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The role that parents play in the life of a soccer player has a tremendous impact on their overall experience.  With this goal in mind, here some helpful reminders for all of us as we approach the upcoming season.



Help keep priorities straight

Help your child maintain a focus on schoolwork, relationships and other things in life beside soccer. Also, if your child has made a commitment to soccer, help them fulfill her obligation to the team.


Support and cheer for all players on the field

Foster teamwork. Remember that your child's teammates as well as the opposing players are not the enemy. When they are playing better than your child, your child now has an opportunity to learn.


Reality test

If your child has come off the field when their team has lost, but they have played her best, help them to see this as a “win."  Remind them to focus on the “process” and the things she can control and not the scoreboard. The athlete's fun and satisfaction should be derived from “striving to win."


Keep soccer in perspective

Soccer should not be larger than life for you.  If your child’s performance produces strong emotions for you, suppress them. Remember your relationship will continue with your children long after their competitive soccer days are over.  Keep your goals and needs separate from your child’s experience.

Let the coaches coach

Leave the coaching to the coaches. This includes motivating, psyching your child for practice, after game critiquing, setting goals, requiring additional training, etc.  You have entrusted the care of your player to these coaches and they need to be free to do their job.  If a player has too many coaches, it is confusing and their performance usually declines.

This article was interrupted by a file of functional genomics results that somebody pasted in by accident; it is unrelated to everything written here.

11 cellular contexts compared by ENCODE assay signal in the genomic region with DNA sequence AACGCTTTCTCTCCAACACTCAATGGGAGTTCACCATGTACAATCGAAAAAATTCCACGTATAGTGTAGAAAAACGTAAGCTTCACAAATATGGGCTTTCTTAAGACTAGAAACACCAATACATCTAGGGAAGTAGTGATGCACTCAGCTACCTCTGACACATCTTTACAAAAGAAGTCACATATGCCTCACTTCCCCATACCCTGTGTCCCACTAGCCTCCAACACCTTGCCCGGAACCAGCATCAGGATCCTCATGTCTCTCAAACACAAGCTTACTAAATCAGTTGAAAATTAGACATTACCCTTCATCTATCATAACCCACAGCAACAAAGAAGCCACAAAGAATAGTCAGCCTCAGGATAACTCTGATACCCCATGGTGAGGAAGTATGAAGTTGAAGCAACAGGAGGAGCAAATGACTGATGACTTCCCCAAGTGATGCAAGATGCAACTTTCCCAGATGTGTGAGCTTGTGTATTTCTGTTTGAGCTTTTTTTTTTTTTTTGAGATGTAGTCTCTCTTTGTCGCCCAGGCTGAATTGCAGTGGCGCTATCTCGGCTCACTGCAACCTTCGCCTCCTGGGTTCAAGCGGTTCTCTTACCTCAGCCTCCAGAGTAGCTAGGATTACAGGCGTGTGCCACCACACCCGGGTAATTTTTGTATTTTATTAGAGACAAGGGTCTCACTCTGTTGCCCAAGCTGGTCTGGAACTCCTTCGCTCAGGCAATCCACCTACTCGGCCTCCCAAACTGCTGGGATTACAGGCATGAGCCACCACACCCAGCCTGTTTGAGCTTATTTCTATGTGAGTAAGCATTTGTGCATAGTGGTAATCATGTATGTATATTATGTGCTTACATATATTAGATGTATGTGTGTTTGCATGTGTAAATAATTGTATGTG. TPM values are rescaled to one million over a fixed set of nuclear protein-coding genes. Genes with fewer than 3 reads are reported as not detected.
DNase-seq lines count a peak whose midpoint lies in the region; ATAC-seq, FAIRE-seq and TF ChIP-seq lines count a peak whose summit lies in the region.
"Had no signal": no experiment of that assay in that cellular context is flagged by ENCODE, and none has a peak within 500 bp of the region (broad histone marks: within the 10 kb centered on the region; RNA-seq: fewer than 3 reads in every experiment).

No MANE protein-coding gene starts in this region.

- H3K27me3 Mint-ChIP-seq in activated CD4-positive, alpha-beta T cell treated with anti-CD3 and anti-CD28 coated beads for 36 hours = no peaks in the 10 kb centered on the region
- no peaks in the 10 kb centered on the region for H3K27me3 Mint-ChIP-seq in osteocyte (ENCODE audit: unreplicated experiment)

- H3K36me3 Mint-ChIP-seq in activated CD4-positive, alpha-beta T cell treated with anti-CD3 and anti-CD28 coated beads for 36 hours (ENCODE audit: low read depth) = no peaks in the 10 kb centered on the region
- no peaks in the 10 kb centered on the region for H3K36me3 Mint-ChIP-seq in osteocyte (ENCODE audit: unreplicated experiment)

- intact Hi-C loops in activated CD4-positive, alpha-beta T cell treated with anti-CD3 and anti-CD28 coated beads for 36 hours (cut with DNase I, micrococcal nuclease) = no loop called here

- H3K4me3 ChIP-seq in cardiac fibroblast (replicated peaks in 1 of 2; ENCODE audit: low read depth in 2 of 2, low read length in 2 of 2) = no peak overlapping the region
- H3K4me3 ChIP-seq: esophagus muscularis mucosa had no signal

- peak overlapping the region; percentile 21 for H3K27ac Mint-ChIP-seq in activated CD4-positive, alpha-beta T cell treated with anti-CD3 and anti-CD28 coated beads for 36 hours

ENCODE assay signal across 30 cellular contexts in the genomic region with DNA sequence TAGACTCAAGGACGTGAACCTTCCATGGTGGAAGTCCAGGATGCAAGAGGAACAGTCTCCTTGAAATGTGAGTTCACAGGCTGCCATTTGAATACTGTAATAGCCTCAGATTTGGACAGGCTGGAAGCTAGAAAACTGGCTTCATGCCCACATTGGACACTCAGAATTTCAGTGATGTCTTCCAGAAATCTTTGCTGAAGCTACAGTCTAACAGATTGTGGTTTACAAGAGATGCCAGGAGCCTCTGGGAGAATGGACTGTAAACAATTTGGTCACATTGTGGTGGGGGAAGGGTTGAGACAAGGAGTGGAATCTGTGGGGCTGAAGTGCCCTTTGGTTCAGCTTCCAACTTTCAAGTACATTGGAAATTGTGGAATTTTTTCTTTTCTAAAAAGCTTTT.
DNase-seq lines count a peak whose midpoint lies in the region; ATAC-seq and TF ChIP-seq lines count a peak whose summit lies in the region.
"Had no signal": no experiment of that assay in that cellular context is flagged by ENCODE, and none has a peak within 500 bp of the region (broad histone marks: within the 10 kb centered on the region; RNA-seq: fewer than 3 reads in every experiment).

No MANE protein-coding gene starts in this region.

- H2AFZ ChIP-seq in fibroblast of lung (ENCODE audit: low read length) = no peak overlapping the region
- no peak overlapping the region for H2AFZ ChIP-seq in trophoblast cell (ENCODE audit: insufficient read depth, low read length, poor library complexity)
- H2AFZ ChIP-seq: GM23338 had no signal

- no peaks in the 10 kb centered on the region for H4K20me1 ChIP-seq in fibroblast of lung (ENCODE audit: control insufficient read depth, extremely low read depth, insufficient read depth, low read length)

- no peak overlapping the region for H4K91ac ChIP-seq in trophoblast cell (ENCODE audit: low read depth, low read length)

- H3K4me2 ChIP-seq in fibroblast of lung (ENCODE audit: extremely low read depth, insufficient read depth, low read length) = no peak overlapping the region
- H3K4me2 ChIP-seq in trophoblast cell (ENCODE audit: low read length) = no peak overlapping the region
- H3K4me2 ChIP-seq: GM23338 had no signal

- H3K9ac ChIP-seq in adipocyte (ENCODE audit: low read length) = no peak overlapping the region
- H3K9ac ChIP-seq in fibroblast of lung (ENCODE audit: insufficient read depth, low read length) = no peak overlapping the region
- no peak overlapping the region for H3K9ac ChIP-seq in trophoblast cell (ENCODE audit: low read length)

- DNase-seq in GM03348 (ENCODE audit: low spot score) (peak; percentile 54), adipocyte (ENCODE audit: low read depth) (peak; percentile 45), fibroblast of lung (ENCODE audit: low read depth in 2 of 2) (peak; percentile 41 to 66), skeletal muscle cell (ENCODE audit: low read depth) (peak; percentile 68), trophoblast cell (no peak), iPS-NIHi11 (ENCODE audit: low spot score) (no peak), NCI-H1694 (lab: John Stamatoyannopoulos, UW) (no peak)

Understand and display appropriate game behavior

Remember, your child’s self-esteem and game performance is at stake.  Be supportive, cheer, and be appropriate.  To perform to the best of her abilities, a player needs to focus on the parts of the game they can control (fitness, positioning, decision making, skill, aggressiveness, etc.)  If they start focusing on what they cannot control (the field condition, the referee, the weather, the opponent, even the outcome of the game at times) they will not play up to their ability.


Monitor your child’s stress level at home

Keep an eye on the player and make sure that they are handling stress effectively from the various activities in their life. Be sure your child is eating the proper foods and getting adequate rest.


Have fun!

That is what we will be trying to do!  We will try to challenge your child to reach beyond their “comfort level” and improve themselves as a player, and thus, a person.  We will attempt to do this in environments that are fun, yet challenging.